“Working capital is the lifeblood of a company, and the ability to manage it becomes even more important in a downturn due to falling revenue and restricted access to funds,” said Kevin Cole, Americas Accounts & Business Development Leader, Ernst & Young LLP. “Companies need to secure their position by identifying and resolving critical issues quickly to protect against value erosion, or to be well placed to take advantage of opportunities.”

How have companies responded in the short term?Over the last year 86% of executives said they had accelerated cost reduction programs, 52% had speeded up their restructuring plans and 38% had pushed the button on a “significant employee reduction program.” When asked about their key drivers in the short term there was increased scrutiny on profitability (73%), pricing strategy (55%) and their relationship with customers (52%). Internally it was no surprise that 38% had seen more investment in risk.What’s next in the longer term?In terms of looking post-recession, executives were pretty evenly split between expanding into new geographies, increased use of strategic alliances, acquisitions and speed to market and divesting non-core business. “Companies that maintain a sustainable business model through the current downturn will not only survive the downturn, but will emerge stronger and in the best position to take advantage of new growth opportunities as the economy improves,” said Cole of Ernst & Young LLP.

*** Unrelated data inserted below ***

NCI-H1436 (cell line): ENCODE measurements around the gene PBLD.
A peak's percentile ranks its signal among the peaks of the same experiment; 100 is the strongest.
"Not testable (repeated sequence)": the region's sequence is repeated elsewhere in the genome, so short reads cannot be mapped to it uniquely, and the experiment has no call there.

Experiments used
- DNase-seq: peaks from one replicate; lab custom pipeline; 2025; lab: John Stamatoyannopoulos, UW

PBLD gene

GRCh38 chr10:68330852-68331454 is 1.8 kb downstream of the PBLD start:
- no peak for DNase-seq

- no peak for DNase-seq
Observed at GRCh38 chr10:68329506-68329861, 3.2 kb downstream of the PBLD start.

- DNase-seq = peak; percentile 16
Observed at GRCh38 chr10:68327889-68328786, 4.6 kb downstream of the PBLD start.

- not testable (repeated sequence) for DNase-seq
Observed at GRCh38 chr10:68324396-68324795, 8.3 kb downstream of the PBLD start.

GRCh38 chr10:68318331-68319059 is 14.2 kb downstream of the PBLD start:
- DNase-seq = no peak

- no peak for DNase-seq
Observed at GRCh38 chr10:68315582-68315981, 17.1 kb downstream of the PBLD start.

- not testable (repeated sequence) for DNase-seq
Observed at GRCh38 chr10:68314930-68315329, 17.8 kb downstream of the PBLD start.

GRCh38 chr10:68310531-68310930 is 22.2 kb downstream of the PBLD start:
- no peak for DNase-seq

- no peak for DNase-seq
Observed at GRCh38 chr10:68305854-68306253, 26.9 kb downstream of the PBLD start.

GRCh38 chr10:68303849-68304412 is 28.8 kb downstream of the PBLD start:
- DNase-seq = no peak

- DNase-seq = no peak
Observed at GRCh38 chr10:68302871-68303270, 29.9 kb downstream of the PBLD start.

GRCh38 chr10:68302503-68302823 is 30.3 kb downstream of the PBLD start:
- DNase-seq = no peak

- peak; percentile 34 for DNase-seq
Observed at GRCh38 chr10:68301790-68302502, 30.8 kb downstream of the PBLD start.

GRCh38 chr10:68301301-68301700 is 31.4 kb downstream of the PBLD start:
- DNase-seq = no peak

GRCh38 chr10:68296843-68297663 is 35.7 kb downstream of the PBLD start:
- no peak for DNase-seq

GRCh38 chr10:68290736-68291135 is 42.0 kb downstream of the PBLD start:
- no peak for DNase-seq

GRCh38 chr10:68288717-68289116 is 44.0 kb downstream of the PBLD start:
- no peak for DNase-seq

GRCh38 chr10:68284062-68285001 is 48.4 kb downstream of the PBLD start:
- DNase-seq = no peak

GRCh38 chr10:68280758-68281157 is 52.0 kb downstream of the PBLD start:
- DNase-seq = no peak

“The bottom line is, that in both good and bad economic conditions, successful organizations are those that have clarity around their proposition, strategic direction and brand positioning,” said Donna Campbell, Americas Advisory Performance Improvement Leader, Ernst & Young LLP. “A successful company also has an effective management information capability that is aligned with the business strategy to enable agility in responding to market or other environmental changes.”

What do you think?

1 comment: